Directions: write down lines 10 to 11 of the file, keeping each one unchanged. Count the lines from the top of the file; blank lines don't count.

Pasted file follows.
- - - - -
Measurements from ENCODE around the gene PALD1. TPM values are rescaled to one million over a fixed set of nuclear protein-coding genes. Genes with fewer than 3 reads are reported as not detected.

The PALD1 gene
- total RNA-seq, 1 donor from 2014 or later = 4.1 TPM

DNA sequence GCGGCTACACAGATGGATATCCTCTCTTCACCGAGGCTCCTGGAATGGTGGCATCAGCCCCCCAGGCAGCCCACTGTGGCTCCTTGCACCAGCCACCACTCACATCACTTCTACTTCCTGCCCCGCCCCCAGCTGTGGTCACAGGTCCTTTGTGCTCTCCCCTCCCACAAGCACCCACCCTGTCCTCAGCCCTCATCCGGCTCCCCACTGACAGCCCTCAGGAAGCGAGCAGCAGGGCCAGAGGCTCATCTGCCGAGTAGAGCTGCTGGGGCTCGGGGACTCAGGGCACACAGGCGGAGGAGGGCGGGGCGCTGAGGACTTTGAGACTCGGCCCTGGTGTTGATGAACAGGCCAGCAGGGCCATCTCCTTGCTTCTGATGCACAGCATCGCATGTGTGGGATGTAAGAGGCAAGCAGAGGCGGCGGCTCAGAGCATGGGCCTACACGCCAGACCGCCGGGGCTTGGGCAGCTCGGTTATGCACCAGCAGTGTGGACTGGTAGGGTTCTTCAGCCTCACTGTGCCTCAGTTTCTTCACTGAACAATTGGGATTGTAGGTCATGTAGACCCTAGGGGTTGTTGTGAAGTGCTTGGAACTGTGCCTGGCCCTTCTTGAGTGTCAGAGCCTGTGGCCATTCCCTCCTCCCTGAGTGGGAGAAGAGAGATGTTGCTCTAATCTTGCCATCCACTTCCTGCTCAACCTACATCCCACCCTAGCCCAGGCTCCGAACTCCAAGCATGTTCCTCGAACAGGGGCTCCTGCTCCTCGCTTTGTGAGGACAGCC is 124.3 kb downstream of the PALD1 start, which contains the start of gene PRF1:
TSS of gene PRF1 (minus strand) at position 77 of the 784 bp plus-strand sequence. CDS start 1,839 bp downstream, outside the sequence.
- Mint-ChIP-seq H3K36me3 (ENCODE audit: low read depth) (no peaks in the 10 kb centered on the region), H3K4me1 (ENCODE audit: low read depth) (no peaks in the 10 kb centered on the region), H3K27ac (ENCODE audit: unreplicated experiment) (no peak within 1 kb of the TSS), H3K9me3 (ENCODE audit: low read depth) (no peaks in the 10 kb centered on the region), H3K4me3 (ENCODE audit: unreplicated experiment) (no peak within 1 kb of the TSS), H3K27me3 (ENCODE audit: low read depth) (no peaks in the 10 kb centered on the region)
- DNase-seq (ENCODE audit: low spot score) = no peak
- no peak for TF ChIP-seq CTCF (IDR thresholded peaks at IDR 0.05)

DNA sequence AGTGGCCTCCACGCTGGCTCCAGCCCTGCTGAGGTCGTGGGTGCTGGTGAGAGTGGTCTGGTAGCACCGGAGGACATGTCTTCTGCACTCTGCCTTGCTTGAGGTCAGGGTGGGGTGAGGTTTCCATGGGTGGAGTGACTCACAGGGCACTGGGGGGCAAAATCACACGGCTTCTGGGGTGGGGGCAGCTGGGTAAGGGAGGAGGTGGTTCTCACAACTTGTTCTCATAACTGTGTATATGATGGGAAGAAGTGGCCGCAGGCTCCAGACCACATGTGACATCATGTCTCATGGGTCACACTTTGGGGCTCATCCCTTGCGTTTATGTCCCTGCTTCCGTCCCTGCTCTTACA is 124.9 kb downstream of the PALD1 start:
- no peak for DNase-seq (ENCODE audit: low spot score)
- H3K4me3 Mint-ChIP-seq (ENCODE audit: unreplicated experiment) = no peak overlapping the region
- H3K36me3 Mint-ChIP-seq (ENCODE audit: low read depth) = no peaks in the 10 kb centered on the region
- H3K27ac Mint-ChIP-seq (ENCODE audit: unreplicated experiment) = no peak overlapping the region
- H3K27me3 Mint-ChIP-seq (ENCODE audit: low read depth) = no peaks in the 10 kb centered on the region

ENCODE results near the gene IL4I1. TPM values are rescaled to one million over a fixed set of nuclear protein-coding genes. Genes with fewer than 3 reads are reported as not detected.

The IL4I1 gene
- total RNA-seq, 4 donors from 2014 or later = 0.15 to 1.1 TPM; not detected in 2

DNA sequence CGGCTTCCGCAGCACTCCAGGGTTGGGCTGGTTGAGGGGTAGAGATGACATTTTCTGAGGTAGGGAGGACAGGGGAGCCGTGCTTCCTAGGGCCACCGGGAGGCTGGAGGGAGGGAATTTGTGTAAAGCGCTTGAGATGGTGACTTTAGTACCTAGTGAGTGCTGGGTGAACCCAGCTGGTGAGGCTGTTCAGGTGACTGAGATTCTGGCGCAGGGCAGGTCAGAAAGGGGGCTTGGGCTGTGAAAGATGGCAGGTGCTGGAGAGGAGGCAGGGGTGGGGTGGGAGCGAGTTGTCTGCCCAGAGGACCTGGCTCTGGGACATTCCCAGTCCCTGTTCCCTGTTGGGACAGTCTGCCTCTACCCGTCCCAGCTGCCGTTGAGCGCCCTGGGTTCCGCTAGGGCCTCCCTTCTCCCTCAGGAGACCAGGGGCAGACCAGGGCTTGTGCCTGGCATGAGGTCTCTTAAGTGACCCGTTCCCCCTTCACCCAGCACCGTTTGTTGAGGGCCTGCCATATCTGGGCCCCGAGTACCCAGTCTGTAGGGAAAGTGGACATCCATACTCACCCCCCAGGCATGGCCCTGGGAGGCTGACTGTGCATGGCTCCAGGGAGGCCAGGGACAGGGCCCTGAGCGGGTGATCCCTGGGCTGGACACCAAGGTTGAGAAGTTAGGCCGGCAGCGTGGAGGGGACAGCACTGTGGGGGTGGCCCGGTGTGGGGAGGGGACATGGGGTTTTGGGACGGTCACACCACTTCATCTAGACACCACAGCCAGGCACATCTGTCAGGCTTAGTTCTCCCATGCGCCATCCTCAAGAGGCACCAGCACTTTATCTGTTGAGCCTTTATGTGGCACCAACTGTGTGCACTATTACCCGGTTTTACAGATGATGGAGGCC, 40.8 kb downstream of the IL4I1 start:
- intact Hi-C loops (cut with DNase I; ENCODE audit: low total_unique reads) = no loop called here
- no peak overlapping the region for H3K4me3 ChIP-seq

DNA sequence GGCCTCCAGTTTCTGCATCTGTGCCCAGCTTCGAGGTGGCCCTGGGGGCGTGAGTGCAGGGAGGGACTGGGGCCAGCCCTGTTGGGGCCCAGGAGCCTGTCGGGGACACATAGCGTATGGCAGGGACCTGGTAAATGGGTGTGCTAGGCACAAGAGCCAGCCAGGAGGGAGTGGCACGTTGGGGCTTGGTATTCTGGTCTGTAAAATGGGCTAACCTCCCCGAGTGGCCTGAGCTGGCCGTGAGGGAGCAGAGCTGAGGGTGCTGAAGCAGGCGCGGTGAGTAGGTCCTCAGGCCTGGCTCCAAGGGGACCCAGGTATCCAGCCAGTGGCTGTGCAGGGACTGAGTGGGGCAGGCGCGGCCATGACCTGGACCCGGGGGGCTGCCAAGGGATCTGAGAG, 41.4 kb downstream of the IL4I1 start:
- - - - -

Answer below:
- no peak for DNase-seq (ENCODE audit: low spot score)
- H3K4me3 Mint-ChIP-seq (ENCODE audit: unreplicated experiment) = no peak overlapping the region